The European Commission has today (February 13) proposed rules for the definition of renewable hydrogen in the EU with two Delegated Acts under the Renewable Energy Directive (RED).
The Acts, part of a broad EU regulatory framework, are aimed at ensuring that all renewable fuels of non-biological origin (RFNBOs) are produced from renewable electricity, with hopes they will provide regulatory certainty for investors as the EU strives to meet its REPowerEU goals of domestically producing 10 million tonnes of renewable hydrogen and imported 10 million tonnes by 2030.
Under the first Delegated Act, the Commission has clarified the principle of additionality for hydrogen, set out in the EU’s RED. Electrolysers will have to be connected to new renewable electricity production, which the commission says is aimed at ensuring the generation of renewable hydrogen incentivises an increase in the volume of renewable energy capacity.
The Commission has estimated around 500TWh of renewable electricity will be needed to meet its REPowerEU goals, reflecting 14% of total EU electricity consumption in 2030.
To take into account existing investment commitments and allowing the sector to adapt the new framework, the Commission has said the rules will be gradually phased in, and designed to become more stringent over time, foreseeing a transition phase of the requirements on additionality for hydrogen projects that will start operating before January 1, 2028.
H2 View understands the requirements of the Act will apply to both domestic producers as well as producers from third countries that want to export renewable hydrogen to the EU. The Commission said, “A certification scheme relying on voluntary schemes will ensure that producers, whether in the EU or in third countries, can demonstrate in a simple and easy way their compliance with the EU framework and trade renewable hydrogen within the Single Market.”
The second Delegated Act offers a methodology for calculating lifecycle greenhouse gas (GHG) emissions for RFNBOs, taking into account upstream emissions, emissions associated when taking electricity from the grid, processing, and transporting.
Additionally, the methodology clarified how to calculate the GHG emissions of renewable hydrogen or its derivatives in case it is co-produced in a facility that produces fossil-based fuels.
H2 View understands under the Act, the GHG emissions shall be calculated on emissions from supply of inputs, processing, transport and distribution, combusting in its end use, and savings from carbon capture and geological storage.
Hydrogen will be considered renewable when the emission intensity of electricity used is below 18g C02e/MJ. Electricity taken from the grid can be considered fully renewable. Criteria for temporal and geographic coloration will apply.
The exception will apply as long as a country’s electricity production emits less than 65g of CO2e per kilowatt hour. Within the EU, only France and Sweden meet this criteria. In 2021, when its nuclear fleet was almost fully operational, French power emissions stood at 56g CO2e/KWh. Sweden at an average of 28gCO2e/KWh.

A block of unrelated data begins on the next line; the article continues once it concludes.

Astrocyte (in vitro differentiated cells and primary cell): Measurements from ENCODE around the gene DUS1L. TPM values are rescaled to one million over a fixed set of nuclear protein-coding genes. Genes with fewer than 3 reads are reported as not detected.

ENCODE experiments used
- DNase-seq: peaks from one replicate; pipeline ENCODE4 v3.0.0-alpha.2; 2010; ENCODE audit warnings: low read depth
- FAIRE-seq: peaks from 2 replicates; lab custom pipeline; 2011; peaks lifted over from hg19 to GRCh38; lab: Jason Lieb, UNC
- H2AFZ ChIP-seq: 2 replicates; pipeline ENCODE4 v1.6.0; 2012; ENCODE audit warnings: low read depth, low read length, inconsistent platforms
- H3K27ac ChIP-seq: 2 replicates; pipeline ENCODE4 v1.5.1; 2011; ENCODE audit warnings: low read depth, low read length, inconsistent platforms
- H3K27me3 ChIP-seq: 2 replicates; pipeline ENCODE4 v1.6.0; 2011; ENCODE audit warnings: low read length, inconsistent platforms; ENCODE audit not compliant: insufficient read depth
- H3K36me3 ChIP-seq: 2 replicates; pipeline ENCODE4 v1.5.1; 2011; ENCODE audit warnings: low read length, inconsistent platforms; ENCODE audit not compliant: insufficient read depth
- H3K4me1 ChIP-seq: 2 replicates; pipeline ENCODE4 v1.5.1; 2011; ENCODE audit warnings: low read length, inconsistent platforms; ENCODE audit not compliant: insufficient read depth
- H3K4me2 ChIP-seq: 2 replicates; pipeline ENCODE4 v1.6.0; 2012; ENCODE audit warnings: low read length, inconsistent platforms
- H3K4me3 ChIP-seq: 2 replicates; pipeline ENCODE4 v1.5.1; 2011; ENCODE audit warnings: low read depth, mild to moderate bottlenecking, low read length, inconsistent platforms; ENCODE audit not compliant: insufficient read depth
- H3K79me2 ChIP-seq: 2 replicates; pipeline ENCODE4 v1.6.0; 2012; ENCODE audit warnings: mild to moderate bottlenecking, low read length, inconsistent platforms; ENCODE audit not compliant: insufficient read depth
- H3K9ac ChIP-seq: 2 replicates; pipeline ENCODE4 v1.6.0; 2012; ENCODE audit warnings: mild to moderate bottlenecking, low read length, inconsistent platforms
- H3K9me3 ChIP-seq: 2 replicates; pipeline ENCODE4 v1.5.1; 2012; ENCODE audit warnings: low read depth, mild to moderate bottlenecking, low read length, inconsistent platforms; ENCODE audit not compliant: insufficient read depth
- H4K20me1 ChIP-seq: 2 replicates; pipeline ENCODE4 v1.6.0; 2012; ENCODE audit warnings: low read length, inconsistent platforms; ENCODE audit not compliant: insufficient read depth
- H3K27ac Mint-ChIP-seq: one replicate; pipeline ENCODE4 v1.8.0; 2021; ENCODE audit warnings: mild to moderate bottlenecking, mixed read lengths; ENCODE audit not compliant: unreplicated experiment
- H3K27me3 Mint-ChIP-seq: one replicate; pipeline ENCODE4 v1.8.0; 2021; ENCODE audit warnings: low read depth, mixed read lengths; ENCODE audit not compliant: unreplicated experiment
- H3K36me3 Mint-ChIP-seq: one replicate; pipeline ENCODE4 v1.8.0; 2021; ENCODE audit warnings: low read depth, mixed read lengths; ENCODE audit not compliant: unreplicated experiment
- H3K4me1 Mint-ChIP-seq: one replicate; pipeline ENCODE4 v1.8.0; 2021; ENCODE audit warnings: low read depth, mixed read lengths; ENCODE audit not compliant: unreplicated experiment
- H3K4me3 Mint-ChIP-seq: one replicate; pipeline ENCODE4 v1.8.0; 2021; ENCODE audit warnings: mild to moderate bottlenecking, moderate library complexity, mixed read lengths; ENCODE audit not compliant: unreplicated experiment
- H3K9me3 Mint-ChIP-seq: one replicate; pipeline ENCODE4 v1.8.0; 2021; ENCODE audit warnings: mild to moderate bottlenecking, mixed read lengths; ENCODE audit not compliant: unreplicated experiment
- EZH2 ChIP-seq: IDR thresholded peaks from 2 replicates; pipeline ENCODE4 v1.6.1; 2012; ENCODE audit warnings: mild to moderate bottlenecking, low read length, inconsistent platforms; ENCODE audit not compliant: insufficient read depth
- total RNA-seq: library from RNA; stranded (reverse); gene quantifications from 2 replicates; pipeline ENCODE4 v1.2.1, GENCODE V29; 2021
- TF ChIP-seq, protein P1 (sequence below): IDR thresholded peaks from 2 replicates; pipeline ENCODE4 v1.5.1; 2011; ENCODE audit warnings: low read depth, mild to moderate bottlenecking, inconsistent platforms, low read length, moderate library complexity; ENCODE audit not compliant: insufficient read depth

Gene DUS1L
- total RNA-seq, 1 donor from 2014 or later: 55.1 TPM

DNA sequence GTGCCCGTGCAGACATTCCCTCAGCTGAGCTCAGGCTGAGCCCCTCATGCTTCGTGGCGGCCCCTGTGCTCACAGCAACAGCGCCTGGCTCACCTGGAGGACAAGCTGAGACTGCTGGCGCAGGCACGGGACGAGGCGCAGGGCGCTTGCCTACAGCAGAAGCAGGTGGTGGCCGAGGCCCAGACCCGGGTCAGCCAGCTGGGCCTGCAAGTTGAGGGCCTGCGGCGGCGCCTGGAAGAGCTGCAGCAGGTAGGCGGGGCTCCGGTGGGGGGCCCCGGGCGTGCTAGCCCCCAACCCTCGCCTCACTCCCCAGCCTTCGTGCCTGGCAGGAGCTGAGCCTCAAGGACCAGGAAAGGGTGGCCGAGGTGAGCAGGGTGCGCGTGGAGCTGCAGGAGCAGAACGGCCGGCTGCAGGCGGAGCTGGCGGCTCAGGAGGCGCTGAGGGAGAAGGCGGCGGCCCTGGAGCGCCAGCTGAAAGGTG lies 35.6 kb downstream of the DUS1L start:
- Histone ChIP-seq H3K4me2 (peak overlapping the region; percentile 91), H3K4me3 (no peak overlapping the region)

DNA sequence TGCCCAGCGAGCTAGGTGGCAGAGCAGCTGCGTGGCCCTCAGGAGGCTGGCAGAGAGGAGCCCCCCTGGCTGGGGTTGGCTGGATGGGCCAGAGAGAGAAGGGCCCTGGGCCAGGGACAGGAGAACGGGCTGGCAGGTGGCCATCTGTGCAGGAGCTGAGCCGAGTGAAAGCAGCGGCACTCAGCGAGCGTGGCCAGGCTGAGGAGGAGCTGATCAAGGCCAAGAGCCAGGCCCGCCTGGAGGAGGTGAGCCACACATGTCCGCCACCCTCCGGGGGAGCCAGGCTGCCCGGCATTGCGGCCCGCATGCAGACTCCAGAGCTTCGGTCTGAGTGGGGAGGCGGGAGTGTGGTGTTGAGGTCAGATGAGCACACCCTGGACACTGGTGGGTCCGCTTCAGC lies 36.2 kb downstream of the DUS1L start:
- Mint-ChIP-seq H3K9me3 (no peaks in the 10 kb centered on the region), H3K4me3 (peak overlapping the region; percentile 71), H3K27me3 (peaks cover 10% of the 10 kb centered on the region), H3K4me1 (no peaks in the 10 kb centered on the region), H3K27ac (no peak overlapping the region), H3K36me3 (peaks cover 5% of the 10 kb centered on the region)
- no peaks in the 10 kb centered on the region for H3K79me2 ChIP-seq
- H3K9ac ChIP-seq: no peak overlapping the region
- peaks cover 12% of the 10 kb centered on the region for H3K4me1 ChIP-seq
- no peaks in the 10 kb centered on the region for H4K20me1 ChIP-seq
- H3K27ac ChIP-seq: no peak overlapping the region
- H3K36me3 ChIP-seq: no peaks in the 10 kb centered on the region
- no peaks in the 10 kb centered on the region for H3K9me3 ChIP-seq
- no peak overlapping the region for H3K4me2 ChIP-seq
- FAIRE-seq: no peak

“Renewable hydrogen is a critical component of our strategy for a cost-effective clean energy transition and to get rid of Russian fossil fuels in some industrial processes,” said Kadri Simson, Commissioner for Energy.
“Clear rules and a reliable certification system are key for this emerging market to develop and establish itself in Europe. These delegated acts provide much-needed legal certainty to investors and will further boost the EU’s industrial leadership in this green sector,” added Simson.
The two acts come after numerous calls from across the hydrogen industry for clarification on hydrogen standards. Following the news of the Commission’s planned subsidy auction programme for renewable hydrogen producers in the EU, earlier this month (February 1), H2 View was told at Hyvolution in Paris, that certification was needed before incentives.
“We have been waiting for maybe four or five years for a true definition of what renewable hydrogen is,” François Dedieu, Head of Strategy at H2V said to H2 View. “We need to know what the constraints are for the electricity that will be provided to electrolysers.”
Following today’s adoption, the Acts will be sent to the European Parliament and Council for two months of scrutiny ahead of accepting or rejecting the proposals. At the Parliament or Council’s request, the scrutiny period can be extended by two months, but neither can amend the Acts.
Under the Green Deal Industrial Plan, the Commission plans to launch the first series of auctions to receive a fixed premium per kg of green hydrogen, amounting to €800m.
Speaking to H2 View, Bart Biebuyck, Execuitive Director of the Clean Hydrogen Partnership suggested the scheme would encourage hydrogen offtake helping electrolyser companies scale and reduce costs.
Beibuyck said, “What will actually happen with this initiative is that we will really kickstart the commercialisation of electrolysers and hydrogen.” He concluded, “I think we have now taken a forward towards commercialisation.”